You’ve proven the worth of training and development in certain instances to leadership and management. Now comes the real challenge - convincing them that establishing a culture for learning throughout the organization is even more valuable.
It’s a shift many companies have made and value deeply. HR professionals sometimes face resistance while working towards establishing a pervasive culture for learning, often due to a lack of acceptance or buy-in from leaders. Here are some ways to help convince your decision-makers that a culture of learning is ideal for your company.
Start at the top
Saying you have a culture of learning is very different than actually maintaining one. In order for it to be fully realized, a learning-first mentality must be engrained in the organization’s day-to-day operations. It must be seen and heard from every corner of the office – even by offsite staff.
From the onset, making such a deep-seeded culture shift could seem intimidating to your leadership members. There’s also a chance that it’s too abstract of a concept for some to visualize. Short answer: it is a collection of thinking, habits, and beliefs that result in sustained, ongoing critical learning.
It’s best to frame your pitch with the success it can bring. “Companies that practice routine professional development, formal and informal training sessions, and overall promote learning in every sector of their business are more likely to succeed,” says Heather Lantz from XanEdu. You can strengthen your argument by citing companies have done this and, as a result, are more successful and better equipped to manage change.
If employees at all levels are expected to embrace a learning culture, they have to see and hear those above them promoting its value. Therefore, communication is vital. Your organization’s embracement of a learning culture must be evident in both its language and business choices—frequently and consistently.
This may require a behavior shift from leadership and management. You can reassure them it’s for the greater good. The more they speak of—and believe in—the power of knowledge, the easier widespread adoption will be.
Lead by example
Leaders and managers, once on board, should be ready to lead by example. Lead by example tends to be a cliché sentiment in business, but it’s especially apt in situations where entire culture shifts are pursued. In addition to how its acceptance is discussed and demonstrated, employees at all levels should be side-by-side with their leaders and management for training and development initiatives. Thus, confirming the company’s belief that knowledge is valued.
If your leadership team still seems hesitant, explain the benefits of a learning culture. Companies that made similar changes have seen:
- increased efficiency/productivity and profit
- increased employee satisfaction and decreased turnover
- improved employee mindsets
- improved sense of ownership and accountability throughout the organization
- greater emphasis and perceived importance of knowledge inquiry and sharing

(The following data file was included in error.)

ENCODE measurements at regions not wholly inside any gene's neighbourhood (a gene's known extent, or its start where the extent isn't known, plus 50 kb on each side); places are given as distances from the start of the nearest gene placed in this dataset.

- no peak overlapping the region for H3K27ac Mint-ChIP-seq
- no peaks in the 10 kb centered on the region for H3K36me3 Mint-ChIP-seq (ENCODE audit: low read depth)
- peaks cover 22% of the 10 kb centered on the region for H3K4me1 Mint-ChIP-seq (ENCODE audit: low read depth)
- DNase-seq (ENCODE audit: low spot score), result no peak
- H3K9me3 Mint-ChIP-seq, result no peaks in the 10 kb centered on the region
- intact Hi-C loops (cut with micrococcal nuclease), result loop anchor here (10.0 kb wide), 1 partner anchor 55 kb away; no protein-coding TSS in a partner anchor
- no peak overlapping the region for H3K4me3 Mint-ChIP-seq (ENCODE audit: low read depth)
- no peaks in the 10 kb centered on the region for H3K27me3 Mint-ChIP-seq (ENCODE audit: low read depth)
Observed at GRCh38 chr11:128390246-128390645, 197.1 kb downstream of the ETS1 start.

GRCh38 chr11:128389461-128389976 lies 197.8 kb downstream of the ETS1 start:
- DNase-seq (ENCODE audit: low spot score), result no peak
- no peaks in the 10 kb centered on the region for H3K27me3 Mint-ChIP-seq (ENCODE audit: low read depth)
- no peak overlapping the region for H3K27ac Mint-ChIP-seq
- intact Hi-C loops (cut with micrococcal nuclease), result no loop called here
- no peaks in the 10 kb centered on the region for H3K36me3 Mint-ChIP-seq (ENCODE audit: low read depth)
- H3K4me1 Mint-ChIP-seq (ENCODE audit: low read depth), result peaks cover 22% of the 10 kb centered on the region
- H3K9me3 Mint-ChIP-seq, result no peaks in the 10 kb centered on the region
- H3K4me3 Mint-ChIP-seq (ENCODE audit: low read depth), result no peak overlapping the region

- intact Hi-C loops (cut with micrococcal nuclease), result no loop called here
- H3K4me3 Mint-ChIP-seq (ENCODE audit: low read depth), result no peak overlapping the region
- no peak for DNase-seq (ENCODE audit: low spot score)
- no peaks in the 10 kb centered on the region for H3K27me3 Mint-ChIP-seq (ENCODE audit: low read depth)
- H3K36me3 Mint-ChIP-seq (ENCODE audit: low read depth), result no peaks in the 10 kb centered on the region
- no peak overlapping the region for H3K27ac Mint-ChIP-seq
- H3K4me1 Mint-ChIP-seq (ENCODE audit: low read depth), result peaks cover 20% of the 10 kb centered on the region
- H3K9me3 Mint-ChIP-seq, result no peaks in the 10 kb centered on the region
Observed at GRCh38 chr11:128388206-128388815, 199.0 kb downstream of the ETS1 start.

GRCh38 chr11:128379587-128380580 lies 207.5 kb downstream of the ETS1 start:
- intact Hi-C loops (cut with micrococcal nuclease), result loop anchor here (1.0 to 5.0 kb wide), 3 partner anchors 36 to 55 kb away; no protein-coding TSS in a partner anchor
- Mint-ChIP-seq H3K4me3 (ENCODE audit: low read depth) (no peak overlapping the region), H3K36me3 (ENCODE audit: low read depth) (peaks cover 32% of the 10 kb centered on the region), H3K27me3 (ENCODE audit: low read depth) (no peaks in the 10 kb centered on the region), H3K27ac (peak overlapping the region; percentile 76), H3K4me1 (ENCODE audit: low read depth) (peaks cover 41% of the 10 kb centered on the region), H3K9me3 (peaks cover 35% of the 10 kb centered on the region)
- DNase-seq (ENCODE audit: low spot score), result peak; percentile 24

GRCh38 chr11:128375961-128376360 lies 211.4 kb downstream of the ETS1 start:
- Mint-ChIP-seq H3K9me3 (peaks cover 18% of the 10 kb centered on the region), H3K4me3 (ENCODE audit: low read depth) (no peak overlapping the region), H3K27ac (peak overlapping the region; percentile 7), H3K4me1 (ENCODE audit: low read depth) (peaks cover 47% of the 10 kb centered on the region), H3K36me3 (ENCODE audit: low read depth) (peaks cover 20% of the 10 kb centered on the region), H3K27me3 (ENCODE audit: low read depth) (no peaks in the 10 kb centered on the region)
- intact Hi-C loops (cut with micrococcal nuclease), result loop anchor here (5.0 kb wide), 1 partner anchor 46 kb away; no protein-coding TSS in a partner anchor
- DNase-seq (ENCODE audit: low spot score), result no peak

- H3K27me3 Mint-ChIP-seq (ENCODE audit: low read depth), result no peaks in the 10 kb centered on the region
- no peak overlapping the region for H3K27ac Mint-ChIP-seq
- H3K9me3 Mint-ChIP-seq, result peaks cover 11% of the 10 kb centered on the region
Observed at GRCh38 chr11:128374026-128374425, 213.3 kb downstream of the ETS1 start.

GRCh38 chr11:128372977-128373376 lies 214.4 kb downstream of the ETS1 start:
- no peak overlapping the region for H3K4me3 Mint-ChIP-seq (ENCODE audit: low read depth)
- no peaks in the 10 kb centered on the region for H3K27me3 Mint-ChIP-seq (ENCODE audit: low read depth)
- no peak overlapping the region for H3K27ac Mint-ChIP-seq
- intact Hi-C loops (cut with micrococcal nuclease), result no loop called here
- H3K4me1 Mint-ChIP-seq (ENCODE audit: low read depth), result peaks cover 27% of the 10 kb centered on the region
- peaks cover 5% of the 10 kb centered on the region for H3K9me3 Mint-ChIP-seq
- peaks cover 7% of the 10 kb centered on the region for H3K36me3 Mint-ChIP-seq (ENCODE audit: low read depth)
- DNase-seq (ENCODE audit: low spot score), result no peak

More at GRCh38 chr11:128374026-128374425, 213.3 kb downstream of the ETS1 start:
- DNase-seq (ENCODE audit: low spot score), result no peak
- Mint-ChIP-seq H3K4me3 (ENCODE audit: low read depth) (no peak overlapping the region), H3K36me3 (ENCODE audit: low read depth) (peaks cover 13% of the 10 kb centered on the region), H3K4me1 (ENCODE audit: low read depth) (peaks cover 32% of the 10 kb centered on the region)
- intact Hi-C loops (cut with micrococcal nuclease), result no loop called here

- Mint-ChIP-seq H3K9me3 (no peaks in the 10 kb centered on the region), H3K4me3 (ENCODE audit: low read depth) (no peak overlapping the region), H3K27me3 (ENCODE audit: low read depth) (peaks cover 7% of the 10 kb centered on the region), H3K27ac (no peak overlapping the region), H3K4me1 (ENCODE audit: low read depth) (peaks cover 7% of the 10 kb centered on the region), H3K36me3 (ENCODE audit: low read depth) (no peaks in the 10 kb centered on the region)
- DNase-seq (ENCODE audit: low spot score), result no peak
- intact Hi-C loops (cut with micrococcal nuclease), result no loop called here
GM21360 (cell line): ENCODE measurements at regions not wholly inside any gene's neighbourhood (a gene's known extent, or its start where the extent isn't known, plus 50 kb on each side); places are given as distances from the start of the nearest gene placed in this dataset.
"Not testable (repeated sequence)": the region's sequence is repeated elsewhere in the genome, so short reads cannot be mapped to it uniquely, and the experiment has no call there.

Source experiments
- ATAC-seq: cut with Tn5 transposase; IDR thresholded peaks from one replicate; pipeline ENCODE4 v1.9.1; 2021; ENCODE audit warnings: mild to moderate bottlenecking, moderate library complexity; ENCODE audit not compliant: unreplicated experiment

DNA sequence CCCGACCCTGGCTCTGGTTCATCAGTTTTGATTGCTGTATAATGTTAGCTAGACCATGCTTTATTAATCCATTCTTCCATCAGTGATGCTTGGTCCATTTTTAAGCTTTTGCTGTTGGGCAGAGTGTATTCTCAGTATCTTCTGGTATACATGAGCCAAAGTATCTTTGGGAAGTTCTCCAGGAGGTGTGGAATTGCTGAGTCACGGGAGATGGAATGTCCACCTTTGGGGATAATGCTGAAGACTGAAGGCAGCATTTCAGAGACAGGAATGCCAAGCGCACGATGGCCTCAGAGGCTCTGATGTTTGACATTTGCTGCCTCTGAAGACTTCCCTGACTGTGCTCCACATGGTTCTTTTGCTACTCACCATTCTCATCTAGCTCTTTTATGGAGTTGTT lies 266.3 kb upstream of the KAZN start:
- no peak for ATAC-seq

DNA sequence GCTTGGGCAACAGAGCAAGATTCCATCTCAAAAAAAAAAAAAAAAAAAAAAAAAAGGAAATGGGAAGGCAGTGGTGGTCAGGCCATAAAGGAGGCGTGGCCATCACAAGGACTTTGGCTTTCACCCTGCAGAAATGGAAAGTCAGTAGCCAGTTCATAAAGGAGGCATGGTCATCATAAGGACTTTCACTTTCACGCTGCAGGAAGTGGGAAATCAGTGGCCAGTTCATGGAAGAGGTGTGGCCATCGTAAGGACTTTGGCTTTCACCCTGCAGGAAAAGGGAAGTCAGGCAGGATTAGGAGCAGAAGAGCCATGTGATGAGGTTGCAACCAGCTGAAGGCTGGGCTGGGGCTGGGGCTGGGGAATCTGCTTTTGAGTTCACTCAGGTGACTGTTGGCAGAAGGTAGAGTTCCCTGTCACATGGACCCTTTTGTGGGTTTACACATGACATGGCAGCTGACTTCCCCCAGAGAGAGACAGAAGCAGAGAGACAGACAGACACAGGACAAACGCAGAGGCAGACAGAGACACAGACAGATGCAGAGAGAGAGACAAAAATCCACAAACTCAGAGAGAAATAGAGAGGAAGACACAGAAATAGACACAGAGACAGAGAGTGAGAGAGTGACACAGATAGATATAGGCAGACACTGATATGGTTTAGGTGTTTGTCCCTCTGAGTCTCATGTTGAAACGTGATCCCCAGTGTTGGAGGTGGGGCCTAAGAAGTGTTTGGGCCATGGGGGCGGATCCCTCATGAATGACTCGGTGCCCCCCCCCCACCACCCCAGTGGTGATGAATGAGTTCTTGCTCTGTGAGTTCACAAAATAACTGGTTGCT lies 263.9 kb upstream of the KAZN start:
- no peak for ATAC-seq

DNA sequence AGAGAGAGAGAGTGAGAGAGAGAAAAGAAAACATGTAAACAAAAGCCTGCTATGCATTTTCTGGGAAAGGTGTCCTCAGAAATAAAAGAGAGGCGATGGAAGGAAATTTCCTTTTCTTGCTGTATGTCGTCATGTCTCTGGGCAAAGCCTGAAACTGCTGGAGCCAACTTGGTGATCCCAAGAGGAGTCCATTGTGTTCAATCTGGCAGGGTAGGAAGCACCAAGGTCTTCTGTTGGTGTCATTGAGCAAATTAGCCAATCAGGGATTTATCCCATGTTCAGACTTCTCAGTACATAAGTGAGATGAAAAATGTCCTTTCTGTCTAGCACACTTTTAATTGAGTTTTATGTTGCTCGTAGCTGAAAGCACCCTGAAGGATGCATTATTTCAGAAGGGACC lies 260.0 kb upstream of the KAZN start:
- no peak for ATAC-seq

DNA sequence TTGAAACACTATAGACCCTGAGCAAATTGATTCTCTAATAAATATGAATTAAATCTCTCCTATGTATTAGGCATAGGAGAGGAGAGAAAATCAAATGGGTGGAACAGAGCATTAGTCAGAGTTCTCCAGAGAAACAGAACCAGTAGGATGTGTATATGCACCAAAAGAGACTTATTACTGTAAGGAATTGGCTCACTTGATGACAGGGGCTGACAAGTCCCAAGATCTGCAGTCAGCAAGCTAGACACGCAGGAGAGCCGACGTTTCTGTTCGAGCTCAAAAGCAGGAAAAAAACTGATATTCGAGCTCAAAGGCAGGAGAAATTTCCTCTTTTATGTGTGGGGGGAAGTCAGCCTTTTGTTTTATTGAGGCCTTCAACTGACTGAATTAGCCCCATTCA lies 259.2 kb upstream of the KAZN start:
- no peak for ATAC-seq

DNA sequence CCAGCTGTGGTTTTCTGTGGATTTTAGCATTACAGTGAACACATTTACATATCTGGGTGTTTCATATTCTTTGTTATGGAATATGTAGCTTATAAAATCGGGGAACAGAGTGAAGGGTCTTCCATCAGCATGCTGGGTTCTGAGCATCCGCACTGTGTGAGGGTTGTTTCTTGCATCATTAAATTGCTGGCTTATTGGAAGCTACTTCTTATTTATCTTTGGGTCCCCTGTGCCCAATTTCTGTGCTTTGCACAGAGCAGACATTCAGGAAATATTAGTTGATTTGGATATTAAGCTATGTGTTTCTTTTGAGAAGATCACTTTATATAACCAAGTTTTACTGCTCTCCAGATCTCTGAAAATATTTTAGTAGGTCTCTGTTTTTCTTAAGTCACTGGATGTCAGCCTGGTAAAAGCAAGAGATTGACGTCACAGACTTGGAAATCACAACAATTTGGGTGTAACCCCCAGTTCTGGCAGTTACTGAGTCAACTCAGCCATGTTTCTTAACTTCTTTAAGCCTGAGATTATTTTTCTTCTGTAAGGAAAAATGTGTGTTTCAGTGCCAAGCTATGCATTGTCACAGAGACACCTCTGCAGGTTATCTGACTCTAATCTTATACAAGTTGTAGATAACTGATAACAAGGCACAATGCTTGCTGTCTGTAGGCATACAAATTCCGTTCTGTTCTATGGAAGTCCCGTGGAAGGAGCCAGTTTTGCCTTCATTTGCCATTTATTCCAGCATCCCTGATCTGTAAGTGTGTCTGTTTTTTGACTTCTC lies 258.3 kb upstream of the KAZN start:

- greater adaptability to change
Even if your organization saw change in only one of those areas, it would be worth the effort. How could the team possibly argue with any of those payoffs? Getting there takes work, though. And everyone onboard has to be ready to commit to its success and follow through. Otherwise, the culture will revert back to what it was before.
What’s in it for them?
Some leaders may have difficulty seeing the return on consistent learning. When that happens, let the data do the storytelling for you. In her article How to Build a Culture of Learning (and Why You Need to), Sharon Florentine cites a PayScale report with suggestions for framing the ROI with the following criteria:
Outcome measurements capture the impact learning and development is expected to have on the organization's most important goals. For example, a sales training initiative might be expected to contribute 20 percent toward the company goal of increasing sales by 10 percent.
Effectiveness measurements are indicators of how well learning contributes to organizational outcomes. In other words, effectiveness measures are about quality.
Efficiency measurements are indicators of an organization's activity and investment in learning. Examples include the number of learners and the percentage of employees that number represents, the number of courses, cycle times, utilization rates, and training costs, etc.
Framing the impact of a learning culture in terms that your leaders comprehends serves you both well. They’ll have a better view into how the commitment is shaping the organization. With that, you should have increased support to maintain the change.
Achieving a culture of learning takes a lot of effort to ensure that buy-in is in place and everyone is committed to seeing it through. That requires consistent communication, positive modeling by leadership and management, and evidence of the culture in every corner of the office. You’ll get one step closer to shifting the culture of your organization if you remember the points above while delivering your plea for this beneficial change.